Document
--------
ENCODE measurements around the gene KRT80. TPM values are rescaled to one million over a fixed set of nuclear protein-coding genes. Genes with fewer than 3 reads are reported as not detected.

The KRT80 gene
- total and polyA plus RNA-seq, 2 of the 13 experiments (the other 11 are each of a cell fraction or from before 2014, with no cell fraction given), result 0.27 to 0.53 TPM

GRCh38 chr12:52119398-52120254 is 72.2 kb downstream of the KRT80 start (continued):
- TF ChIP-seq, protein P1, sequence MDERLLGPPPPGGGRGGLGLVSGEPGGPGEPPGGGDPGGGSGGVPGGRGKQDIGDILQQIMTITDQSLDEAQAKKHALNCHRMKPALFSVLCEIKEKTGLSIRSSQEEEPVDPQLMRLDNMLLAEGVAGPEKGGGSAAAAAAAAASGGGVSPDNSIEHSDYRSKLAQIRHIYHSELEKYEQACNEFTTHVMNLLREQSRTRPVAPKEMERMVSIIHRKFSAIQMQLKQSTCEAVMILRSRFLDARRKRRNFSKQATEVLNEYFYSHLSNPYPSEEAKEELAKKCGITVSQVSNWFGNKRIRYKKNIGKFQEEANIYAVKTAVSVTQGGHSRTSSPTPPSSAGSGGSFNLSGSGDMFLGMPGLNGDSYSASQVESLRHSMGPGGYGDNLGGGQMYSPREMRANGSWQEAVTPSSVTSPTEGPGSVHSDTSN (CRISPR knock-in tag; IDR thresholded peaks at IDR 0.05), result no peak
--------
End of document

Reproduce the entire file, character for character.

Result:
ENCODE measurements around the gene KRT80. TPM values are rescaled to one million over a fixed set of nuclear protein-coding genes. Genes with fewer than 3 reads are reported as not detected.

The KRT80 gene
- total and polyA plus RNA-seq, 2 of the 13 experiments (the other 11 are each of a cell fraction or from before 2014, with no cell fraction given), result 0.27 to 0.53 TPM

GRCh38 chr12:52119398-52120254 is 72.2 kb downstream of the KRT80 start (continued):
- TF ChIP-seq, protein P1, sequence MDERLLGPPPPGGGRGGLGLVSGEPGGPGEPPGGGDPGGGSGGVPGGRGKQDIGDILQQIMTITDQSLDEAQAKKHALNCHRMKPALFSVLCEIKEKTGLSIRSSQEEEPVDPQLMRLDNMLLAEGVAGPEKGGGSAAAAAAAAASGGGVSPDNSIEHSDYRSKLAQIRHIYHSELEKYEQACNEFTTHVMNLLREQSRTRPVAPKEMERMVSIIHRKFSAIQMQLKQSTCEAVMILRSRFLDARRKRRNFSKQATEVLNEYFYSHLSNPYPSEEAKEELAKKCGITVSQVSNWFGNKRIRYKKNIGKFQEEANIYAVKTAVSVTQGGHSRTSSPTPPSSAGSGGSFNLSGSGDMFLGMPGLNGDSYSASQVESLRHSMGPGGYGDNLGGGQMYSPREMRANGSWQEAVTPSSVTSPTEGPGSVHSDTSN (CRISPR knock-in tag; IDR thresholded peaks at IDR 0.05), result no peak